Janice, age 14, tossed herself onto the soft brown couch, leaned into a floral pillow in the corner, and watched as her little 11-year-old sister, Emily, lay on the carpet, organized her polished abacus to solve a problem. Janice rolled her eyes. What a bore, she thought. Janice reached out for the T.V. remote, but as she leaned forward, a sparkle next to Emily’s abacus caught Janice’s eye. Janice walked over, and knelt beside Emily. Emily glanced up from her paper, “What is it?” Janice held up the object that had produced the sparkle. It was a purple metal box, with a rusty iron lock on it. “What’s this?” Janice inquired. Emily glanced at the box, “A box.” Janice raised her eyebrows, and gave Emily a stern look. Emily simply shook her head, “No clue, Ma told me not to bother about it.” A question appeared on Janice’s face, “And you didn’t? Just like that?”
“I tried opening it,” Emily explained, “but as soon as I held the lock, I remembered the math homework I had to do, and I…I think…then…” Emily attempted to recall the memory. What had happened after that?
Janice stared at the purple metal, where she saw a retorted reflection of her own face, and a couple strands of her sister’s light brown hair. Janice raised her hand to fix her hair, but as she did, she noticed a figure standing behind her. It looked like a girl about her age, waving at her. Janice turned around just in time to see a flash of light in the spot. Janice glanced at Emily to see if she had seen anything. Emily was staring at a stain on the carpet, still trying to remember what had happened. Janice turned back to the box. She lifted up the box to eye level and looked straight into the her reflection’s eye. Janice gasped. The girl was there again. Janice didn’t move, and continued looking at the girl. The girl looked vaguely familiar, with brown eyes and short black hair. She crept up to Janice and held out a blood red apple. When Janice didn’t respond, the girl left the apple at Janice’s knee and turned around. Janice glanced down to where the girl had left the apple, but there was nothing there. The reflection in the purple metal showed the apple at Janice’s knee. She shook the box, and felt something heavy roll around. Janice guessed it was the apple, and tried to pry the lock open. As she was holding the lock tight in her hand, she thought, How can I possibly open the box? A small voice inside her head answered, Look at the bottom of the box.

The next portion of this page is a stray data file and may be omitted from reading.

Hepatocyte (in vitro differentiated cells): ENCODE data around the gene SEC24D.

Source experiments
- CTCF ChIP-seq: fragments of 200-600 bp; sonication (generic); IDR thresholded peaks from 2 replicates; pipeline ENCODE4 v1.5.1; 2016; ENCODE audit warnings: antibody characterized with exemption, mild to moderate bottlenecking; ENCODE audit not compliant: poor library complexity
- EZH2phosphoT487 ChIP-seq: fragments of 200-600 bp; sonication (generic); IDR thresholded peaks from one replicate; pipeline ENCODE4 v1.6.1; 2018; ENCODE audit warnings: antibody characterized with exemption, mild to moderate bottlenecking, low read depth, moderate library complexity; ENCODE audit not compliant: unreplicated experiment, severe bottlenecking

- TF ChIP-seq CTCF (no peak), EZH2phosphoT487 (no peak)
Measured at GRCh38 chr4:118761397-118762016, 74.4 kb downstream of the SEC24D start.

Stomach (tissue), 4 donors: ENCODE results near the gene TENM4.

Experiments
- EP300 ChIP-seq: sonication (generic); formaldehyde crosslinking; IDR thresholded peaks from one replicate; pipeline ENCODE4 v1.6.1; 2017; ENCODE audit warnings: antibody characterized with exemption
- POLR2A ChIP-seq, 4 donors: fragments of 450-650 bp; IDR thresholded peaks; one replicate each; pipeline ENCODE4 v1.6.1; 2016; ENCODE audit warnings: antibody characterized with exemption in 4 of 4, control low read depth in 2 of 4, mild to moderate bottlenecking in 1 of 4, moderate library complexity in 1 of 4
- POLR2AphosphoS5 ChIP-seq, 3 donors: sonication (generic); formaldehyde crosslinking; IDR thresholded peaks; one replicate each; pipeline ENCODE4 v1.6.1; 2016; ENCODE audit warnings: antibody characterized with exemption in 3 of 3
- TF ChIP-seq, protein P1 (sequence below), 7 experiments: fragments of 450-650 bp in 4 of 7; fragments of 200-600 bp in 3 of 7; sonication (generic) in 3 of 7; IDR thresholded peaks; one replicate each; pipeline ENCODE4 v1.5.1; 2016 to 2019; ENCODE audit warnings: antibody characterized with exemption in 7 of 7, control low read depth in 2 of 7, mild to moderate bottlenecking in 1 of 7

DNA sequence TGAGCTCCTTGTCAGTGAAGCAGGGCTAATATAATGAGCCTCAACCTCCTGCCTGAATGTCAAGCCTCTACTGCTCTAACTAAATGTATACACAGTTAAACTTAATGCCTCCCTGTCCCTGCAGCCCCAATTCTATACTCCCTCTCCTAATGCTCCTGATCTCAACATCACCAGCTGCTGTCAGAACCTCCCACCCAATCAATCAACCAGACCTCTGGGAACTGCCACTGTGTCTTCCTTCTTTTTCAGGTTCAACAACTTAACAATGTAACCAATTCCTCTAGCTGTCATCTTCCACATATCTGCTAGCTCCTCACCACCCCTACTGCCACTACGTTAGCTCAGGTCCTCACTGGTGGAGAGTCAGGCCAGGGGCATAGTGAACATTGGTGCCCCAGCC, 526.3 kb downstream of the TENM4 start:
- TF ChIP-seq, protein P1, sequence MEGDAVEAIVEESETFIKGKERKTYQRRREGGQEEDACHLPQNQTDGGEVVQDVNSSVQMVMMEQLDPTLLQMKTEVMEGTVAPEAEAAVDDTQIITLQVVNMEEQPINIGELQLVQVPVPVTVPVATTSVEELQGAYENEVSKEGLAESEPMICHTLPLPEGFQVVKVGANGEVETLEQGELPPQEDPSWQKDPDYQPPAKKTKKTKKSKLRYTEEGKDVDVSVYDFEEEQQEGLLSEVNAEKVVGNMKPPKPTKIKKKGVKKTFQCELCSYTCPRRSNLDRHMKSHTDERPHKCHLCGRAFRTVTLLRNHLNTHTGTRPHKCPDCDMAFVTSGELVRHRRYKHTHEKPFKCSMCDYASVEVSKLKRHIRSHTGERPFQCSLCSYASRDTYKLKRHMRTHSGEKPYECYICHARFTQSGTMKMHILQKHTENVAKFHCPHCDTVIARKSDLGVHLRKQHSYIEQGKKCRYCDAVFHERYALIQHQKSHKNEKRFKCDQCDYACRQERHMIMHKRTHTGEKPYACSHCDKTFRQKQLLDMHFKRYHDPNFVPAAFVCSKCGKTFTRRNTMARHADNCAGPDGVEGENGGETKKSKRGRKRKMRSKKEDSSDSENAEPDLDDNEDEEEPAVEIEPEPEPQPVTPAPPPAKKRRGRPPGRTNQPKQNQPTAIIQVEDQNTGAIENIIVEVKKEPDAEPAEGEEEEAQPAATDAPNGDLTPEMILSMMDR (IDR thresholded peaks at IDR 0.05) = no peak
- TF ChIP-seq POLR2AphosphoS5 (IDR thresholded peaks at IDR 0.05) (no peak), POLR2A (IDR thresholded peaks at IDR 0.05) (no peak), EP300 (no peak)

Janice turned the box around and stared into the mirror at the box’s bottom, where she saw her own face gazing back at her, and then she noticed Emily looking into the mirror as well. All of a sudden, their reflection began wavering.
The next thing Janice and Emily notice is a small, but well-kept, hut and a flower garden with a fountain in front of it. Janice turned to Emily, “What happened?” Emily shrugged, “I don’t know, but this place looks really familiar.”
“Yeah, like it was in a movie I’ve watched.”
“Mhm,” Emily responded, “You know, I remembered what happened. As Ma handed me the box, I was thinking about work I had to do, and when I touched the lock some small voice reminded me of my math homework.”
Janice looked shocked. “That happened to me too!” Janice went on to explain what had happened. As Janice described the girl, Emily gasped and murmured to herself, “Snow White.”
“It all makes sense!” Emily exclaimed. “The apple, the responding mirror, the girl, and this place looks like the hut where Snow White lived with the seven dwarfs!”
Janice nodded as she absorbed the information, and then slowly said, “But this place…It’s looks a lot better. I think someone else lives here now. We should go check.”
Emily opened her mouth to argue, but closed it again when she realized there was nothing else they could really do, and nodded. With that, the sisters walked to the small wooden door, and knocked. There was no response.
They knocked again, and after about 3 seconds, an eye appeared in the peephole. A familiar brown eye.